“I’ve collaborated with EcoTools and The Girl Project to help inspire women to empower one another,” said Bush. “Whether sending a note of encouragement or volunteering and contributing to a great organization, this is an opportunity for women to raise our collective voice for those who feel they don’t have one. We need to let women know empowerment starts on the inside and begins with being comfortable and confident in our own skin. That’s what make the world a truly beautiful place.”
Q: When do you feel most beautiful?
A: Honestly, you might be sick of hearing me talk about this, but I feel most beautiful when I’m practicing yoga. Sure, I feel it in the room (yes, even when I’m sweaty with no makeup on – which is saying something haha), but I feel it even more after I leave. Tapping into that sense of strength helps me center myself and push negative or insecure thoughts aside. And then, when I put on my makeup and a pretty dress, I know that even though those things make me feel beautiful in a real but more superficial way, I’m also cool with what’s underneath.
Q: What can people do to change the conversation around women’s empowerment?
A: It boggles my mind that there are people in this world who are actively and intentionally discriminatory or racist or sexist or willing to put others down. It makes me feel very lucky that I was raised by parents who made me believe that I was capable of just as much as anyone else. It also makes me thankful that I’ve lived in cities my whole adult life, where I’ve met countless amounts of women who are focused on being confident, creative, smart and successful. I honestly forget sometimes that so much of the world, so much of this country, doesn’t think that way. So, when we talk about changing the conversation, I think it’s more about HAVING the conversation. If their parents and communities aren’t telling young girls that they can achieve anything they set their mind to, WE can. We can be examples and we can celebrate each others successes and support and encourage each other instead of tearing each other down or feeding in to stereotypes.
Q: What do you think of the word “feminism.” Do you think the word has been given a bad rap?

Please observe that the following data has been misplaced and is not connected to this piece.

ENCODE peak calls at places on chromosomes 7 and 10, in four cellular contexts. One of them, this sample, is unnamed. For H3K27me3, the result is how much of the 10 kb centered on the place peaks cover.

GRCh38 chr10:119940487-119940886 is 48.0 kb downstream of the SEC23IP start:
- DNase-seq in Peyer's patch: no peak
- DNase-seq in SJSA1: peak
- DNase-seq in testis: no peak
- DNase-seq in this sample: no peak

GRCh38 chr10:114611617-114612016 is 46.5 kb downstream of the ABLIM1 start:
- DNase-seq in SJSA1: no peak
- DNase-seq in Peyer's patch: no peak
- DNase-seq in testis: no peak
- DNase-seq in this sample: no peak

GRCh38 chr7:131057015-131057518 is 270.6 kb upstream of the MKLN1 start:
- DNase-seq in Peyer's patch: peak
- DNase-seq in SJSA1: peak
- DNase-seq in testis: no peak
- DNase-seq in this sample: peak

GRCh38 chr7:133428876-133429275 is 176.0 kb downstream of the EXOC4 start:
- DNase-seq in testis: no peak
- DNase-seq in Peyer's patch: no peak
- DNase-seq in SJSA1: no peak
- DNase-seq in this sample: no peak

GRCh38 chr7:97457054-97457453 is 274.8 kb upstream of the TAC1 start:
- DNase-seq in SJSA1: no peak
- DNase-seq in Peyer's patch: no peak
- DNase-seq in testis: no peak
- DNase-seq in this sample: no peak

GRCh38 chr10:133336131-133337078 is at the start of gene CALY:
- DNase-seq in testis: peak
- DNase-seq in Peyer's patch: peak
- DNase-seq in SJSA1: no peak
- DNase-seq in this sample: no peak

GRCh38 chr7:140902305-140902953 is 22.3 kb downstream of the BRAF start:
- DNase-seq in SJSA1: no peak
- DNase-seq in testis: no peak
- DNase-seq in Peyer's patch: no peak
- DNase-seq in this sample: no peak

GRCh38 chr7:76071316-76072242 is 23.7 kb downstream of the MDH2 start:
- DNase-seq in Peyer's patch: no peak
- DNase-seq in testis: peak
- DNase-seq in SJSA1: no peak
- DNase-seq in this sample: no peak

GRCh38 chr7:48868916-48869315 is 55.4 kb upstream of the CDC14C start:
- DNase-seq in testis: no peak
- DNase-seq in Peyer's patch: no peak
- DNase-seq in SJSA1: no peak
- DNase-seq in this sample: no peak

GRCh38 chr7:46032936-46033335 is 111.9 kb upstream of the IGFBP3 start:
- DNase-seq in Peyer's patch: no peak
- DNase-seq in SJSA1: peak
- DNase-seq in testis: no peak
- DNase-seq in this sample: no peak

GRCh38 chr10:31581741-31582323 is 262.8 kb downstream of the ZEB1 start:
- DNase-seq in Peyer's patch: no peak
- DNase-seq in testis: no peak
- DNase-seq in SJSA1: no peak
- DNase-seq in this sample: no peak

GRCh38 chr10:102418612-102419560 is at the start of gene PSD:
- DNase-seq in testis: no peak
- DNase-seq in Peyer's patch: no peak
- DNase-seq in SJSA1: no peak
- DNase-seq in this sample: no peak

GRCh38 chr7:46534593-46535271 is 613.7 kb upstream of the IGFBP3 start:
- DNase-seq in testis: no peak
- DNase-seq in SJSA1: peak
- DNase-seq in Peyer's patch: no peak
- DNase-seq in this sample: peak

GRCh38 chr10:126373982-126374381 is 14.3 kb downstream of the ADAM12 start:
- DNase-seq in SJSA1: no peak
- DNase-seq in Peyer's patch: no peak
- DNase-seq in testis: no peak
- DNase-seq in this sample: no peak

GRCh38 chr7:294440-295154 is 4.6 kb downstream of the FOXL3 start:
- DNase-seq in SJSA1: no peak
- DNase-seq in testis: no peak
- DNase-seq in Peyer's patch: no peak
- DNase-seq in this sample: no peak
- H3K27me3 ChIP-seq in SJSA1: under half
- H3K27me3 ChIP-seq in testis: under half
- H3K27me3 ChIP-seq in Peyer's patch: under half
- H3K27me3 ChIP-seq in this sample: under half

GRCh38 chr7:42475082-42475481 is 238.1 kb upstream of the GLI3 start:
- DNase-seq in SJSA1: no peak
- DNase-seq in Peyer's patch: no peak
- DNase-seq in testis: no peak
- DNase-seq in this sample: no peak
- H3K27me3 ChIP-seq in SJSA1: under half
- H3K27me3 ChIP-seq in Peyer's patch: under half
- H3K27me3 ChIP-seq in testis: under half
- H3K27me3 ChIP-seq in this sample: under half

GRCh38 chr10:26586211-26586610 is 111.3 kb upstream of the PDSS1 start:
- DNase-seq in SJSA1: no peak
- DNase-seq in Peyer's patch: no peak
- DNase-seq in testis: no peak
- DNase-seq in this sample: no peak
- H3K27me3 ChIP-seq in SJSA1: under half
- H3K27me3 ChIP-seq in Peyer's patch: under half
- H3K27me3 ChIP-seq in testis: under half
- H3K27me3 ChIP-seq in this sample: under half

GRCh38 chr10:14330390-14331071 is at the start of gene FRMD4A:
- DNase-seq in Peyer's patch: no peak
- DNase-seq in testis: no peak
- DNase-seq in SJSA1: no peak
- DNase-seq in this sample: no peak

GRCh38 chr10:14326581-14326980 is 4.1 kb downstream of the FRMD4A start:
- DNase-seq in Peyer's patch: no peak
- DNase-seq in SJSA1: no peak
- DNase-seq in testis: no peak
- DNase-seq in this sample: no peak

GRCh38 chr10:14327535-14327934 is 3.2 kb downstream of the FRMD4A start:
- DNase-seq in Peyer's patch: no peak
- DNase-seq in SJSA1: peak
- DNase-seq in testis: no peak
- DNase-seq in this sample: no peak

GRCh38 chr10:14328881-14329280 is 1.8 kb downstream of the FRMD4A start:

A: Yes, it has been given a bad rap! People equate it with hippies or complainers or “man-haters” when that’s not what it’s about at ALL. At least not to me. Luckily, two incredible women have used their celebrity status over the past few years to talk about feminism in a way that has never really been done before. Yes, I’m talking about Emma Watson and Beyonce. Are you really surprised??
If you haven’t watched Emma Watson’s UN Speech, you should. She so eloquently explains that it has nothing to do with separating the sexes and everything to do with mutual respect. She explains that is not about the WORD, it’s about the IDEA that some women are lucky enough to be treated with equality, but that is not the norm around the world. The people in her life who supported her, like the people that have supported me (see answer above) are, in fact, inadvertent feminists. And that’s who we need more of in the world. It’s not a bad word and it’s not about burning bras. It’s about equality.
And then there’s Beyonce. I mean, REMEMBER THIS?! Not gonna lie, my view of feminism totally shifted when I equated someone like her with the word. She’s talented, powerful, successful, sexy, in love with her husband, a proud mother to her child… and she’s still doin’ it for her own self. One of my favorite things she’s ever done is when she took excerpts from Chimamanda Ngozi Adichie’s Ted Talks Speech and inserted them into her song “Flawless.” I definitely got chills when I first heard it.
“We teach girls to shrink themselves, to make themselves smaller. We say to girls ‘You can have ambition, but not too much. You should aim to be successful, but not too successful, otherwise you will threaten the man.’ Because I am female, I am expected to aspire to marriage. I am expected to make my life choices always keeping in mind that marriage is the most important. Now, marriage can be a source of joy and love and mutual support, but why do we teach girls to aspire to marriage and we don’t teach boys the same? We raise girls to see each other as competitors. Not for jobs or for accomplishments, which I think can be a good thing, but for the attention of men. We teach girls that they cannot be sexual beings in the way that boys are. Feminist: the person who believes in the social, political and economic equality of the sexes.”
All in all, I think female empowerment is really about plain old empowerment… because what makes anyone feel empowered? It’s about being a good person, being true to yourself, being treated with respect, getting fair compensation, a fair shot… and generally feeling in control of your own LIFE. I also think that if you’ve been blessed with the opportunities and the support to live this kind of life, it’s your responsibility to not only live it, but to encourage others to continue that way of thinking.
When I lived in New York, I had to deal with a few very inappropriate and violating cat calls that I can still remember vividly. I remember thinking, what makes them think that this is okay? What if his mother or father or society explained to him that women aren’t objects to sexualize? And on the flip side, there’s a reason why Mean Girls is such a classic movie. Yes, it’s hilarious – but there’s truth in it. So many of us resonate with experiences of girls tearing down other girls by picking out what’s wrong with their bodies, clothes or hair. I believe that this behavior, this way of thinking in both cases, is taught and passed down. And as I get older, all of it just seems so silly. Couldn’t this cycle so easily be broken? Why shouldn’t we all be equal?
What do you guys think?